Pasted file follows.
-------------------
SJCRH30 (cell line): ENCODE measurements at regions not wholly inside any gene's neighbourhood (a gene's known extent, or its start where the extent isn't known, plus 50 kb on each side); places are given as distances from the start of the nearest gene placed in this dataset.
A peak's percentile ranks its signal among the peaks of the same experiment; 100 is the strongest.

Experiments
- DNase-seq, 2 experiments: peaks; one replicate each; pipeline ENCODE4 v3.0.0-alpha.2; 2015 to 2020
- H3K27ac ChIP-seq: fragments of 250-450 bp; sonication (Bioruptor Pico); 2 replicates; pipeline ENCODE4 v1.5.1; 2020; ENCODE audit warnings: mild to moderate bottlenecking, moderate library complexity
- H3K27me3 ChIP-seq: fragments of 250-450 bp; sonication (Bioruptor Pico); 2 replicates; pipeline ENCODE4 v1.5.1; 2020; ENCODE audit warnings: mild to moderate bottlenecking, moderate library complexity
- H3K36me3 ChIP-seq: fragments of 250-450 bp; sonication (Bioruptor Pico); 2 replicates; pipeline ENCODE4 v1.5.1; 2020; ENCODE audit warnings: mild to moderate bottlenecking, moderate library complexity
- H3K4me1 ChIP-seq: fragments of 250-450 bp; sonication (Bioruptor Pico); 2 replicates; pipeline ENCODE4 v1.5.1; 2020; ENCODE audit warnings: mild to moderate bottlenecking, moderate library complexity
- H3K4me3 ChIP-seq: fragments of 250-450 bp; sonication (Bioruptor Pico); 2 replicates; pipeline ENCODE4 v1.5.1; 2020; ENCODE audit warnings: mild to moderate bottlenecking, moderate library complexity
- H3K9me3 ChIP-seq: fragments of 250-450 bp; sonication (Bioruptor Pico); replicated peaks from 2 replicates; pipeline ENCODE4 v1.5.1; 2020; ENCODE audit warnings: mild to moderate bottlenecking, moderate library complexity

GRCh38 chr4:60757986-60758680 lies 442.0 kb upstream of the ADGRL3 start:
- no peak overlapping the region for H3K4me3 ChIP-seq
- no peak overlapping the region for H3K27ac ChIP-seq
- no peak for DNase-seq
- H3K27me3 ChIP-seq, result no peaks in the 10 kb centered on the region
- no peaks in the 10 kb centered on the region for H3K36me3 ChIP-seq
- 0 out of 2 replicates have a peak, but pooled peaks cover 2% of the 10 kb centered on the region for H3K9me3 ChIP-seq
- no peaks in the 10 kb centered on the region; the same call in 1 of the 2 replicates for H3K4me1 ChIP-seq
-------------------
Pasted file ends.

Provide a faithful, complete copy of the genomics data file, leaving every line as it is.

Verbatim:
SJCRH30 (cell line): ENCODE measurements at regions not wholly inside any gene's neighbourhood (a gene's known extent, or its start where the extent isn't known, plus 50 kb on each side); places are given as distances from the start of the nearest gene placed in this dataset.
A peak's percentile ranks its signal among the peaks of the same experiment; 100 is the strongest.

Experiments
- DNase-seq, 2 experiments: peaks; one replicate each; pipeline ENCODE4 v3.0.0-alpha.2; 2015 to 2020
- H3K27ac ChIP-seq: fragments of 250-450 bp; sonication (Bioruptor Pico); 2 replicates; pipeline ENCODE4 v1.5.1; 2020; ENCODE audit warnings: mild to moderate bottlenecking, moderate library complexity
- H3K27me3 ChIP-seq: fragments of 250-450 bp; sonication (Bioruptor Pico); 2 replicates; pipeline ENCODE4 v1.5.1; 2020; ENCODE audit warnings: mild to moderate bottlenecking, moderate library complexity
- H3K36me3 ChIP-seq: fragments of 250-450 bp; sonication (Bioruptor Pico); 2 replicates; pipeline ENCODE4 v1.5.1; 2020; ENCODE audit warnings: mild to moderate bottlenecking, moderate library complexity
- H3K4me1 ChIP-seq: fragments of 250-450 bp; sonication (Bioruptor Pico); 2 replicates; pipeline ENCODE4 v1.5.1; 2020; ENCODE audit warnings: mild to moderate bottlenecking, moderate library complexity
- H3K4me3 ChIP-seq: fragments of 250-450 bp; sonication (Bioruptor Pico); 2 replicates; pipeline ENCODE4 v1.5.1; 2020; ENCODE audit warnings: mild to moderate bottlenecking, moderate library complexity
- H3K9me3 ChIP-seq: fragments of 250-450 bp; sonication (Bioruptor Pico); replicated peaks from 2 replicates; pipeline ENCODE4 v1.5.1; 2020; ENCODE audit warnings: mild to moderate bottlenecking, moderate library complexity

GRCh38 chr4:60757986-60758680 lies 442.0 kb upstream of the ADGRL3 start:
- no peak overlapping the region for H3K4me3 ChIP-seq
- no peak overlapping the region for H3K27ac ChIP-seq
- no peak for DNase-seq
- H3K27me3 ChIP-seq, result no peaks in the 10 kb centered on the region
- no peaks in the 10 kb centered on the region for H3K36me3 ChIP-seq
- 0 out of 2 replicates have a peak, but pooled peaks cover 2% of the 10 kb centered on the region for H3K9me3 ChIP-seq
- no peaks in the 10 kb centered on the region; the same call in 1 of the 2 replicates for H3K4me1 ChIP-seq